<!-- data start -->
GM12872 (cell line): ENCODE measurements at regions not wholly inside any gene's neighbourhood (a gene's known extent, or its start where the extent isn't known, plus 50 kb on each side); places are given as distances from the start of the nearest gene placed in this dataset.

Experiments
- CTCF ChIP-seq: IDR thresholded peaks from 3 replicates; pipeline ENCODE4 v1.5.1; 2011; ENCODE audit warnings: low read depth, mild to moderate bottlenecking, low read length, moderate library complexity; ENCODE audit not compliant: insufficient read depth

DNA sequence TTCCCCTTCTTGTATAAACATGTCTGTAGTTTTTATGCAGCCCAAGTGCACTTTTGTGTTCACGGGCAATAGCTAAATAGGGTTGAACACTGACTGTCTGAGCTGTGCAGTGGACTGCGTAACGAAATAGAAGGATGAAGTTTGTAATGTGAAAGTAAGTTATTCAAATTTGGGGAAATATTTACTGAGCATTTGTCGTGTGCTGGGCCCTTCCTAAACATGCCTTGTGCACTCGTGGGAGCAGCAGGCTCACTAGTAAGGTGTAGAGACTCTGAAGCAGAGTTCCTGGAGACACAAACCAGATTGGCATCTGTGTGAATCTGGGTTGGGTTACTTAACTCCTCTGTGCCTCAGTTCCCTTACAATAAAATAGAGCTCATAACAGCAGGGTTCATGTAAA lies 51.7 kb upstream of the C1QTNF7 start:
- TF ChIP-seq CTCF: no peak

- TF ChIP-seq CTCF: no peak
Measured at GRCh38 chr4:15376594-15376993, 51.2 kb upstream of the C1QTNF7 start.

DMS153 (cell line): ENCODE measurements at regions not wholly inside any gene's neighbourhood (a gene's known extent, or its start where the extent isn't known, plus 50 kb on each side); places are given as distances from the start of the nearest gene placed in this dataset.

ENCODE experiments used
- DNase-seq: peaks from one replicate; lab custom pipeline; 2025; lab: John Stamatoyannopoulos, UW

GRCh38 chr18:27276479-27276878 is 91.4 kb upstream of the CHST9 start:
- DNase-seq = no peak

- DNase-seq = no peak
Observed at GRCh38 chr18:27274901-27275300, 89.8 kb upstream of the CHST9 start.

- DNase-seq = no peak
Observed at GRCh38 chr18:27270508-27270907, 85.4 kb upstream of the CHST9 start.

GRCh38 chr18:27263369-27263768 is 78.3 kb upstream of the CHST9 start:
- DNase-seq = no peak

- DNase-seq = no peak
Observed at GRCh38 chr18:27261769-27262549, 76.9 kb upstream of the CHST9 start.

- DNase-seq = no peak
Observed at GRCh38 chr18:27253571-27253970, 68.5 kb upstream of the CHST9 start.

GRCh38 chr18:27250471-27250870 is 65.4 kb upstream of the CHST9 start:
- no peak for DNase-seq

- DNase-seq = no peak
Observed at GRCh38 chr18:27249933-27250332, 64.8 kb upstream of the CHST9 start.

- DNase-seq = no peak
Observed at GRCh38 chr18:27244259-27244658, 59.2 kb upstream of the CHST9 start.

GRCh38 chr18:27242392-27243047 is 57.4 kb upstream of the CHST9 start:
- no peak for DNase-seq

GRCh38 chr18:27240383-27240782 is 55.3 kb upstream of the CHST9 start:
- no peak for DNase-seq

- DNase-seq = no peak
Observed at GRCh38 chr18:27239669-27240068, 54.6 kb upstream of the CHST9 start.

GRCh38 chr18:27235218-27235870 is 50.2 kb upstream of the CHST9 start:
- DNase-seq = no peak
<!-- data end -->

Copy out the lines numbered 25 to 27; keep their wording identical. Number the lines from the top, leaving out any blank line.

- DNase-seq = no peak
Observed at GRCh38 chr18:27249933-27250332, 64.8 kb upstream of the CHST9 start.

- DNase-seq = no peak